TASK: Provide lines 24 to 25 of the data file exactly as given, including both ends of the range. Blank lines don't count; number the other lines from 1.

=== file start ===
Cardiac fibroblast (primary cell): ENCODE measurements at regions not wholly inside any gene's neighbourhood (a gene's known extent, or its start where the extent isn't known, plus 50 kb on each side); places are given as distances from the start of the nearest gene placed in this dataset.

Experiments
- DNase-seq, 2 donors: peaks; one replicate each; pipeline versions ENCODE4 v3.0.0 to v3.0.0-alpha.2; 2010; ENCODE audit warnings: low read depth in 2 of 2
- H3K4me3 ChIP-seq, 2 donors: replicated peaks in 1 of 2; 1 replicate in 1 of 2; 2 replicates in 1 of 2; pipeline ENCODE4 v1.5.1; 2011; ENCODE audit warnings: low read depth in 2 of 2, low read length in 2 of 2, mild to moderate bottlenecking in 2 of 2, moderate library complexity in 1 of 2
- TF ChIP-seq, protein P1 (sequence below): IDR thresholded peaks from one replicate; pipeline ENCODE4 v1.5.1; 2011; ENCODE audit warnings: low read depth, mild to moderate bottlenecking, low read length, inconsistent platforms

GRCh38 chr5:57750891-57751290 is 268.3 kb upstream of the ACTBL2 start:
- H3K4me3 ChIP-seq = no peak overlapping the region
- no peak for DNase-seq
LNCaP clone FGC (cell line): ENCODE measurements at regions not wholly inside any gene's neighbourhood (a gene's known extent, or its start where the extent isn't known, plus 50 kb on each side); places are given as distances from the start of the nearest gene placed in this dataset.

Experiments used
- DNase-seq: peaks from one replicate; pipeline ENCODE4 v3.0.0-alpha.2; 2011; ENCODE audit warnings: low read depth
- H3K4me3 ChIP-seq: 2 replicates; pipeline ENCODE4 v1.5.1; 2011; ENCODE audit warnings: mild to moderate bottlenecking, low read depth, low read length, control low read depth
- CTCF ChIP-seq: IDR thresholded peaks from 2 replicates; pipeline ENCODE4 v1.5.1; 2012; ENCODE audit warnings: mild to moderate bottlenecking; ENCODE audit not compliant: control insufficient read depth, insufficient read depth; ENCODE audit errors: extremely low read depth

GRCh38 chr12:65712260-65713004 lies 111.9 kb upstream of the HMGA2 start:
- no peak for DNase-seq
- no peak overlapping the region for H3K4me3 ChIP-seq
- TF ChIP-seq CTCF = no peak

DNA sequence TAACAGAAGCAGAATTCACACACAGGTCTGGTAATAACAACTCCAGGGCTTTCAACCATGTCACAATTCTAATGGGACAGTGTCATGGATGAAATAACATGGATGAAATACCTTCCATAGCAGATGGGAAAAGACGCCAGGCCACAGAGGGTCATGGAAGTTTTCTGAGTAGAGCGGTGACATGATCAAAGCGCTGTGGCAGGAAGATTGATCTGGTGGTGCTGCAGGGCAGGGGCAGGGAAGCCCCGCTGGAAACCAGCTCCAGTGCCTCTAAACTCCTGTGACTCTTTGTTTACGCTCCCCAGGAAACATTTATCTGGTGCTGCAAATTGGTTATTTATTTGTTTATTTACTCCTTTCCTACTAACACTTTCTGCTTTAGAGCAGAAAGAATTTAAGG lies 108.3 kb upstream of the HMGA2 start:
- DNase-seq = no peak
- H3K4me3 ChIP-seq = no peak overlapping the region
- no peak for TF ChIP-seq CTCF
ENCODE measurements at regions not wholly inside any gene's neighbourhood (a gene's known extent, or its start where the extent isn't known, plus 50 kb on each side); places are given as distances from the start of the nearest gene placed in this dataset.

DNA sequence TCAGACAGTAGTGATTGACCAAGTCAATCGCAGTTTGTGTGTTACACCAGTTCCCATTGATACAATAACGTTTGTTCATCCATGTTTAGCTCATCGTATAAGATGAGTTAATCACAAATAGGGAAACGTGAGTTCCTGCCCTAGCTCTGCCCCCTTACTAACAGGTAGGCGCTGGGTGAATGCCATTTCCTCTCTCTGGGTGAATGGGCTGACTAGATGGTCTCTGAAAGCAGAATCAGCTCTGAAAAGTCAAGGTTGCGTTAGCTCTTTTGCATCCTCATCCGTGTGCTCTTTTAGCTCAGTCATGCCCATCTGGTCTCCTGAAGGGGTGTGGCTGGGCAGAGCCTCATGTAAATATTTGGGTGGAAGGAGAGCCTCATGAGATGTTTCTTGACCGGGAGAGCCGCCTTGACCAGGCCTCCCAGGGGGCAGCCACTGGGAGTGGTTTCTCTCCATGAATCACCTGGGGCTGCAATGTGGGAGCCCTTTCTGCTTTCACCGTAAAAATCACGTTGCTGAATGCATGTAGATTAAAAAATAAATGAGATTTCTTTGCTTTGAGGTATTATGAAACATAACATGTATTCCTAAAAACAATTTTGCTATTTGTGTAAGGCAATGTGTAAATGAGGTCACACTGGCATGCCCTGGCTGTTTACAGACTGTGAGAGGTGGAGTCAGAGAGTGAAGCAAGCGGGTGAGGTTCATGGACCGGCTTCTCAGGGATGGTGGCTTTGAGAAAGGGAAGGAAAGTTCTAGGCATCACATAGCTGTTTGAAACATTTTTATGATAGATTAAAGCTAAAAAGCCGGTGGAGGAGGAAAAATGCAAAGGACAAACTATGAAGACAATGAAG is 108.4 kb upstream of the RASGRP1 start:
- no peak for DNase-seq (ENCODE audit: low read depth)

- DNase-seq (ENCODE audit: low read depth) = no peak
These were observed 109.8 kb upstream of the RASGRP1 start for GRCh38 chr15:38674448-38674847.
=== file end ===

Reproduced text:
- no peak for DNase-seq (ENCODE audit: low read depth)

- DNase-seq (ENCODE audit: low read depth) = no peak